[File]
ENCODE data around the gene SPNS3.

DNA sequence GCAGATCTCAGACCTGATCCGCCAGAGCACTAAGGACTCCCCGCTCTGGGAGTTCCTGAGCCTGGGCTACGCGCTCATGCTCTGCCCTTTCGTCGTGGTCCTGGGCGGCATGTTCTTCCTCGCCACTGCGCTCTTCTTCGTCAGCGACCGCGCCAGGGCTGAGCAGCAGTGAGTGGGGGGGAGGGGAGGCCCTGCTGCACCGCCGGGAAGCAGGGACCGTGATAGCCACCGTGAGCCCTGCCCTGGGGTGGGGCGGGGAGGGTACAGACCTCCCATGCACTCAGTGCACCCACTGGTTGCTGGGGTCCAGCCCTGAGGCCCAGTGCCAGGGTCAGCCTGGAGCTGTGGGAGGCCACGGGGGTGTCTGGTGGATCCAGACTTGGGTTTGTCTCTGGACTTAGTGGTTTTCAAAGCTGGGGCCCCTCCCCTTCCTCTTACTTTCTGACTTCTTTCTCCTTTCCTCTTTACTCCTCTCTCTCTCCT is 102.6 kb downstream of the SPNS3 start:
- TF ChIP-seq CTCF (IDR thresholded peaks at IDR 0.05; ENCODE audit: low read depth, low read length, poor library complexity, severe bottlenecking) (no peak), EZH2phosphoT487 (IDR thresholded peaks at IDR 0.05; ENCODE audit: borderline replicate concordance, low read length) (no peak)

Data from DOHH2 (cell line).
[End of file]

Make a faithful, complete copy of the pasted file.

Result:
ENCODE data around the gene SPNS3.

DNA sequence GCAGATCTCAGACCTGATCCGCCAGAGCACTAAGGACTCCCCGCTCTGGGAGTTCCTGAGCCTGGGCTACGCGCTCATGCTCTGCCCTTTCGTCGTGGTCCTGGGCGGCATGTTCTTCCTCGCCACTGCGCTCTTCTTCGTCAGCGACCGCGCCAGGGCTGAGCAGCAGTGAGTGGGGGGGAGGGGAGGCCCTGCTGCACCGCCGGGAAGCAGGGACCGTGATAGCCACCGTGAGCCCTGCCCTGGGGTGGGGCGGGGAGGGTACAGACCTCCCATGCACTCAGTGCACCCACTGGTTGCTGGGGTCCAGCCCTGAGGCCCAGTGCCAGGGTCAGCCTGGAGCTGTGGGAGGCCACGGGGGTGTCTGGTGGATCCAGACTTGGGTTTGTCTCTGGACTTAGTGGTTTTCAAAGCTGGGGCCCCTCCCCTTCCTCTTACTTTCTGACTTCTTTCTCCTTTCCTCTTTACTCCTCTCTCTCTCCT is 102.6 kb downstream of the SPNS3 start:
- TF ChIP-seq CTCF (IDR thresholded peaks at IDR 0.05; ENCODE audit: low read depth, low read length, poor library complexity, severe bottlenecking) (no peak), EZH2phosphoT487 (IDR thresholded peaks at IDR 0.05; ENCODE audit: borderline replicate concordance, low read length) (no peak)

Data from DOHH2 (cell line).